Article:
As part of the 2016 Rafale deal, Dassault agreed to invest 50% of the estimated $8.7bn (£6.6bn) contract in India to manufacture some components of the jet with billionaire Anil Ambani's Reliance Defence.
The deal - from start to finish
- 2001: India decides to buy 126 fighter jets to strengthen its air force
- 2007: Tenders are issued
- 2008: Companies such as America's Boeing, Russia's United Aircraft Corporation, Sweden's Saab and France's Dassault put in bids
- 2012: Dassault, which submitted the lowest bid, is shortlisted
- 2014: The deal is put on hold as the BJP's Narendra Modi becomes PM
- 2015: During his visit to France, Mr Modi announces India's decision to buy 36 "ready to fly" Rafale jets
Mr Hollande told Mediapart that his government didn't have a say in the matter.
"It was the Indian government who proposed this [Reliance] service group, and Dassault who negotiated with Ambani. We did not have a choice, we took the interlocutor who was given to us," he said.
The Congress party has accused Mr Modi of practising crony capitalism by helping Anil Ambani's firm.
"The PM personally negotiated and changed the Rafale deal behind closed doors... The PM has betrayed India. He has dishonoured the blood of our soldiers," Mr Gandhi tweeted.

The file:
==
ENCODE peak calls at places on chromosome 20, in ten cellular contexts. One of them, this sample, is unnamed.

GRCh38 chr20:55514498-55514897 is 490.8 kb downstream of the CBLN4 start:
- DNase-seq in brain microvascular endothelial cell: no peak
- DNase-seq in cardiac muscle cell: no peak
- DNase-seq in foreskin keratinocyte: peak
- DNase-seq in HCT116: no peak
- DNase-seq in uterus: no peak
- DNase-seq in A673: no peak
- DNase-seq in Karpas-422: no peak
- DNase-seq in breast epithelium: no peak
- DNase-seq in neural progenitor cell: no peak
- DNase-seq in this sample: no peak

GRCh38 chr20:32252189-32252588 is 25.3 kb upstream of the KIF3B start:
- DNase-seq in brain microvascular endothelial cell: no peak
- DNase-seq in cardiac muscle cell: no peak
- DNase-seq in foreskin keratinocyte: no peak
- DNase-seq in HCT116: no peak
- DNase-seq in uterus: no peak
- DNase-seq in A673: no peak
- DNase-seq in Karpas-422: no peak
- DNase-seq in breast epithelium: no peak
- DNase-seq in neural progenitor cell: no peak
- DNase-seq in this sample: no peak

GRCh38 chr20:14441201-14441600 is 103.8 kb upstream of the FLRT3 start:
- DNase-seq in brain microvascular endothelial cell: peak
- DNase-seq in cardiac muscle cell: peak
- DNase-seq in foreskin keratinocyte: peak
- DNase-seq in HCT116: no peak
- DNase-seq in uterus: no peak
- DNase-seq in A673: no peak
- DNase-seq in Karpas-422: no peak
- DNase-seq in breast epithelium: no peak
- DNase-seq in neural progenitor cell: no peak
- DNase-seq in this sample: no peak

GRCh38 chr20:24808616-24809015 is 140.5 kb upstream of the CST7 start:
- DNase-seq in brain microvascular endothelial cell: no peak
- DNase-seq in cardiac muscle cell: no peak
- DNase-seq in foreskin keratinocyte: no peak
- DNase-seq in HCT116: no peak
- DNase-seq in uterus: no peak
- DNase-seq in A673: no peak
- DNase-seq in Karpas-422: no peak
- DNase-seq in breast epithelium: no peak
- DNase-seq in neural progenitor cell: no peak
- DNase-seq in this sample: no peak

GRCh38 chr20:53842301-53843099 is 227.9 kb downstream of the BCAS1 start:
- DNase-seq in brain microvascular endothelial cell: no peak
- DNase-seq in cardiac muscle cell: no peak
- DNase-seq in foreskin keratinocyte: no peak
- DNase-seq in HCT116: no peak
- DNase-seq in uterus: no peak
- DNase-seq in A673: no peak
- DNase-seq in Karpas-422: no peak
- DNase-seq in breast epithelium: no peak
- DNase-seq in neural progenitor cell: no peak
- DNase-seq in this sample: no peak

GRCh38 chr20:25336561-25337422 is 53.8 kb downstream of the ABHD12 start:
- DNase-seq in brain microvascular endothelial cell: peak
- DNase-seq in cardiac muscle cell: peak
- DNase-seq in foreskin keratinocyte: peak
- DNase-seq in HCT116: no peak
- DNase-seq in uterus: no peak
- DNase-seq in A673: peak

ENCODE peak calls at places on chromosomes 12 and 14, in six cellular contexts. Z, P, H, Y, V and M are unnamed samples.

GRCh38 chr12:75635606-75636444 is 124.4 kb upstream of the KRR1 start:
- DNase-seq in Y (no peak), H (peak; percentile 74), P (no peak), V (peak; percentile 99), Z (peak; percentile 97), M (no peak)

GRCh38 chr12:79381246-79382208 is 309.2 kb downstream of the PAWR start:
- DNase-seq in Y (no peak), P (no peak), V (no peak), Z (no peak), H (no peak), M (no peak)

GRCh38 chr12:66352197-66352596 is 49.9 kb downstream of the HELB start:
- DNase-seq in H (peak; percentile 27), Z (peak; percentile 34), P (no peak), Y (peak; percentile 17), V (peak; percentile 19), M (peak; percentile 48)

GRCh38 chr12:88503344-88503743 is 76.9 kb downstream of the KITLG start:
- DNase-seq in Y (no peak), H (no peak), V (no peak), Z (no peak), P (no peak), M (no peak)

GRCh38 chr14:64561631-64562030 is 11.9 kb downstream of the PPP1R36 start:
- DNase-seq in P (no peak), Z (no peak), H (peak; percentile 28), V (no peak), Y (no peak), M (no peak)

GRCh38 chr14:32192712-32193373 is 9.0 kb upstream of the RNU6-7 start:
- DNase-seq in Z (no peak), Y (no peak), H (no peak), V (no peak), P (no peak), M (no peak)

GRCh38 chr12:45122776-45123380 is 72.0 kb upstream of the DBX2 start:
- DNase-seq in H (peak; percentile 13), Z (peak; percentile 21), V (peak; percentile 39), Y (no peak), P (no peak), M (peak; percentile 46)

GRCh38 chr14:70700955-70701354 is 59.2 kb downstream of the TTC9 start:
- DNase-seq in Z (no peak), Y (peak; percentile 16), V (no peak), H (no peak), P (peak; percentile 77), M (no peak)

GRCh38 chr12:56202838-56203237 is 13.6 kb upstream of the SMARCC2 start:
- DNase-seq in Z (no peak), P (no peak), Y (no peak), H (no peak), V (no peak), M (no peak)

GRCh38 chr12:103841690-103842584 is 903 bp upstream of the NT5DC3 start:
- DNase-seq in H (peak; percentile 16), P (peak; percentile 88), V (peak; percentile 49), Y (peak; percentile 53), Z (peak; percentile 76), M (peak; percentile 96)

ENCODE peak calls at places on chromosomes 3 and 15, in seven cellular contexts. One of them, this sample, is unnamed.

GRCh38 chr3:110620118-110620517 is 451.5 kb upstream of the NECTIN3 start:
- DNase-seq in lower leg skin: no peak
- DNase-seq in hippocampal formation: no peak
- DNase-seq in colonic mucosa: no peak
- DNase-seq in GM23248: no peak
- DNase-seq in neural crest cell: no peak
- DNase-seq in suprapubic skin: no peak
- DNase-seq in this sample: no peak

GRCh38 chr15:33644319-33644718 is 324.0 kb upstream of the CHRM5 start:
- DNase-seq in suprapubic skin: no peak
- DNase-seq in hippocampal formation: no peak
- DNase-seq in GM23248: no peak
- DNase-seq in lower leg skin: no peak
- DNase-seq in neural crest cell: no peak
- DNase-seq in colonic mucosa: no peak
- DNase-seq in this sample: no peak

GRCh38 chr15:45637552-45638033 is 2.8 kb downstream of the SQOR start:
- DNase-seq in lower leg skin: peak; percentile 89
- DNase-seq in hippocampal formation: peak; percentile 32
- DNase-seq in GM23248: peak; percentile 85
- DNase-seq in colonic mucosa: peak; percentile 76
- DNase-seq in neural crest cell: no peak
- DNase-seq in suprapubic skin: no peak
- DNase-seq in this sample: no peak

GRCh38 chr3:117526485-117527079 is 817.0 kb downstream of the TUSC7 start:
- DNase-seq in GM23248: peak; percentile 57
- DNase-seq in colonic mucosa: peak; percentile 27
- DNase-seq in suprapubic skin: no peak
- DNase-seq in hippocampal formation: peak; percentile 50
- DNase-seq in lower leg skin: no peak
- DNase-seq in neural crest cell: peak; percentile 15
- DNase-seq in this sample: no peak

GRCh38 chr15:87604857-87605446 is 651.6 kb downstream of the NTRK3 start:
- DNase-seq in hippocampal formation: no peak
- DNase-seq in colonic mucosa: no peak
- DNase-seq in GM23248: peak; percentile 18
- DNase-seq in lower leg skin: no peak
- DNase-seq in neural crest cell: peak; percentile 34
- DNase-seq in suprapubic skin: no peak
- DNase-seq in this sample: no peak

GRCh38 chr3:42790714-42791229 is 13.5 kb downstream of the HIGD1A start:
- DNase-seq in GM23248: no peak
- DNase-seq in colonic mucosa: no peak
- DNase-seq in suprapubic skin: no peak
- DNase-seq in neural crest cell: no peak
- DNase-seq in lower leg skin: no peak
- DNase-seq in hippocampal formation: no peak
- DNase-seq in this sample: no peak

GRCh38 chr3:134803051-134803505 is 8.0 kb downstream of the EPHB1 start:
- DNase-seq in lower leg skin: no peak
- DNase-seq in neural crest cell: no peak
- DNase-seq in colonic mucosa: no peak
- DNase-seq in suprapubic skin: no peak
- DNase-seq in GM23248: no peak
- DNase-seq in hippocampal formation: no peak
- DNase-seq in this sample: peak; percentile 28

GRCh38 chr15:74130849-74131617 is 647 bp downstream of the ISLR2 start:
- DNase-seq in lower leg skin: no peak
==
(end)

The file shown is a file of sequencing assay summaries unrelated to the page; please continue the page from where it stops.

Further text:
He has demanded that the government order an inquiry into the deal.
But ministers have rejected the allegation, saying Dassault was free to pick any competent Indian manufacturer.
"This [the selection of Reliance] is Dassault Aviation's choice. This partnership has led to the creation of the Dassault Reliance Aerospace Ltd (DRAL) joint-venture in February 2017," it said.
Mr Ambani has always denied any wrongdoing in the deal. He has previously said that the joint venture was agreed directly between his firm and Dassault, and that the government was not involved.
The French government seems to have taken a cautious approach. Its statement does not directly contradict Mr Hollande, but emphasises that it did not have a role in Dassault's decisions.
"The French government is in no manner involved in the choice of Indian industrial partners who have been, are being, or will be selected by French companies," it said.